Of Death and Love and All Those Things

What do you do during your father’s last days? I heard his voice, timid, but firm. He was an English teacher, dedicated to his craft and passionate for the language itself.

“Write it down.” On a visceral level, from some place deep, I could feel his urging for me to speak. He has always been, on some level untold, my mystery’s keeper. In my mind’s eye as he lay fast asleep, I could see his form emerge. He twitched and swirled, unwilling to say more. I lurched forward, daring to stare into the blackness of his eyes. He refused to return my glare.

Used with permission, Anderson Rian/Unsplash

Writing has been the one solace in my life. The cadence of words that bleed meaning into Truth. The assured response to things we don’t understand. The way toward something that keeps us going when we don’t know how. The piercing, the surging, the utter forbearance of all we were meant to be.

But who are we in a world that has left us so bare? Naked. Alone. Afraid to face That Which Is.

We are all doing our best with what we have available to us. The human experience is one enriched with pain and grace. Anyone who has loved, anyone who has ever cared, knows of which I speak.

In the span of a lifetime spent looking for answers, I have none now.

Dear friends departed. Loved Ones going soon. A one-way ticket to the Out of There place. It is haunting and relieving and agonizing too.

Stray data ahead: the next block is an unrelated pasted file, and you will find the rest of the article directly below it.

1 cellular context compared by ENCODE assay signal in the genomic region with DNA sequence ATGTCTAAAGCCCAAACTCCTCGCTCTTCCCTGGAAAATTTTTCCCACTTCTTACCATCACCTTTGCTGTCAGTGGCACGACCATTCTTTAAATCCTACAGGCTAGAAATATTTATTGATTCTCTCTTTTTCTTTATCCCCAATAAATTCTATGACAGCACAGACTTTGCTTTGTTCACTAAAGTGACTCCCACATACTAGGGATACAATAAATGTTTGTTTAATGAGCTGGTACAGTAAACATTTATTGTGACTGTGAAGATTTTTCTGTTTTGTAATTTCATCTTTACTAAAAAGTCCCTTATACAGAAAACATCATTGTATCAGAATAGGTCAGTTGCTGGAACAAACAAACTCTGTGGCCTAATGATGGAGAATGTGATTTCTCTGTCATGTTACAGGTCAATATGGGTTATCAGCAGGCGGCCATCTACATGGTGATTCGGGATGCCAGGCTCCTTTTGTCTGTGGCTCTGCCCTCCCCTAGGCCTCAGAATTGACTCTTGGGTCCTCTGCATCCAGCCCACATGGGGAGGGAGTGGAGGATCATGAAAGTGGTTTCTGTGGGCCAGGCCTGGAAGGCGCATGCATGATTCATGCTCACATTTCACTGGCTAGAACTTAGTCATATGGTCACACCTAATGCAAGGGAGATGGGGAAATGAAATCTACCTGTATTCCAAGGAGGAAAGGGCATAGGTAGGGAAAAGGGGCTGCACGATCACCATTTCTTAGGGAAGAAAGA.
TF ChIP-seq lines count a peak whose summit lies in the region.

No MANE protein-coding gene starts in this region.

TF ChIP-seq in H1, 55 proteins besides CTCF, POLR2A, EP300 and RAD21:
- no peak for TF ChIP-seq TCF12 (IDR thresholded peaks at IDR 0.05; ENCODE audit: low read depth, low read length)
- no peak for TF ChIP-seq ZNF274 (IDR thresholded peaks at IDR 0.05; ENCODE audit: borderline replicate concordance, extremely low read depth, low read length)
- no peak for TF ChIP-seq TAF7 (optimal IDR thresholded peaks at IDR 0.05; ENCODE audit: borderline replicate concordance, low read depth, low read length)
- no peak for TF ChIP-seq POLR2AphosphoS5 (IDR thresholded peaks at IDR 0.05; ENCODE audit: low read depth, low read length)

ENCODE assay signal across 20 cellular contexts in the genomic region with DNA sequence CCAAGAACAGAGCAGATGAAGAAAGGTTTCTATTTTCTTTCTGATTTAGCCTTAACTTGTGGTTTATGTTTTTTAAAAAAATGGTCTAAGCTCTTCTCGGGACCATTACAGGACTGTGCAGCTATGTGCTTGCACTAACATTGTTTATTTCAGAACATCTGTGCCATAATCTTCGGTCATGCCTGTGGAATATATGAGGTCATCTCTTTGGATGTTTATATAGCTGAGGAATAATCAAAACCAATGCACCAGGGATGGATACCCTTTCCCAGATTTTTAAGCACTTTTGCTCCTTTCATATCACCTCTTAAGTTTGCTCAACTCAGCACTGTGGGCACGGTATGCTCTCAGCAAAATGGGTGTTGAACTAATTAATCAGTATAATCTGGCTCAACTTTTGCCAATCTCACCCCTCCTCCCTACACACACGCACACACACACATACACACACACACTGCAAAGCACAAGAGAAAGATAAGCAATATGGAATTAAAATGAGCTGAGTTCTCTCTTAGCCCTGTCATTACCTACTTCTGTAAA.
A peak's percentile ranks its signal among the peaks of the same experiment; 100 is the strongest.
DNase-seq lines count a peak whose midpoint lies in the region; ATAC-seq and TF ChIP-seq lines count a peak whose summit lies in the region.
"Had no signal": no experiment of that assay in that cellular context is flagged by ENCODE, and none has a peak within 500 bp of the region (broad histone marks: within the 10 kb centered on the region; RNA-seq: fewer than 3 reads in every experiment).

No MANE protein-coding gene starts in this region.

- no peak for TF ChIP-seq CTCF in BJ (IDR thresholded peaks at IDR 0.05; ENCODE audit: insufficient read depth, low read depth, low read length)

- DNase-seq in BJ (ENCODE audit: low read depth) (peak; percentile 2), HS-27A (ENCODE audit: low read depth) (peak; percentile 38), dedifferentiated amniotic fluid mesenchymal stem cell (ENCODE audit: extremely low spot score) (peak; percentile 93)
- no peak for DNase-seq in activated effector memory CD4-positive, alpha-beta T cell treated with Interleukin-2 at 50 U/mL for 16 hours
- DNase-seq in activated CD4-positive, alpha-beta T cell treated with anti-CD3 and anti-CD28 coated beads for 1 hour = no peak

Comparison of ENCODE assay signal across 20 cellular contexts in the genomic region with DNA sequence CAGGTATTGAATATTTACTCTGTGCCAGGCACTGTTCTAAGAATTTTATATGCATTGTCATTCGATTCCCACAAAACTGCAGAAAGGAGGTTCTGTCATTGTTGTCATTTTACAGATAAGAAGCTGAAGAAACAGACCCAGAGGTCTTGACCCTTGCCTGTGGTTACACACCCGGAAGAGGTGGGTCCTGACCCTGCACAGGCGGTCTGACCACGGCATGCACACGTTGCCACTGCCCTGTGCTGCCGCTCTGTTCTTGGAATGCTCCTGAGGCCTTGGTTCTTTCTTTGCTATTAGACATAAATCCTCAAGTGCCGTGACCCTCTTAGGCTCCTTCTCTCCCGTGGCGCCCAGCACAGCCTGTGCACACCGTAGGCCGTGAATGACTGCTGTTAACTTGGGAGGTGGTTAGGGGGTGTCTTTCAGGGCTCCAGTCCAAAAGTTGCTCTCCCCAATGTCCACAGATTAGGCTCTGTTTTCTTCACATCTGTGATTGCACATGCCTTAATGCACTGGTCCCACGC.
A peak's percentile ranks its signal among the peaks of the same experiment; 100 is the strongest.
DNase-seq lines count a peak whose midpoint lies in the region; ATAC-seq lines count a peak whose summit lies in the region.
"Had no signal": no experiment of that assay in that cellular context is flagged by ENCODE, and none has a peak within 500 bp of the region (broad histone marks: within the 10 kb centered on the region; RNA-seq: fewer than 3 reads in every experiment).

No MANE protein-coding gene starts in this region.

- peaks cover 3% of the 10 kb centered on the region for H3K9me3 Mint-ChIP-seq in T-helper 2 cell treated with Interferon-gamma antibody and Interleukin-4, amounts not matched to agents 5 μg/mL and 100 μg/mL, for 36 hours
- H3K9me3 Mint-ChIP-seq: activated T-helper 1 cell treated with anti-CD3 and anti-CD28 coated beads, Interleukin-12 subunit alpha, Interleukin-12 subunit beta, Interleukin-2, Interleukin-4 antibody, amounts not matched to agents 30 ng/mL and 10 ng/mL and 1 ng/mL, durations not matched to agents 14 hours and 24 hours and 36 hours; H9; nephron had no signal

Each day our personal bank account of time bleeds one unit gone. Until that moment, when we are too.

In the twilight of my kitchen – randomly spaced between the Here and Now, I told a friend today – whose life spans about forty years – that I have lived more days now than the ones I have left.

It was an odd and delicious experience. She nodded, unknowing of which I truly speak. You don’t know until you do. And there – in the blink of a human eye —  you settle down into knowing what you never wished to as well.

Inching along the precipice of my father’s last days, I see what a gift this life has been. The seriosity of whatever has called us to stress dims into the background of meaninglessness. Of soundlessness. Of a silence from whence we come.

I smile. Then lift a hand to the sky.

Whoever called us here must surely know what to do.

I surely do not.

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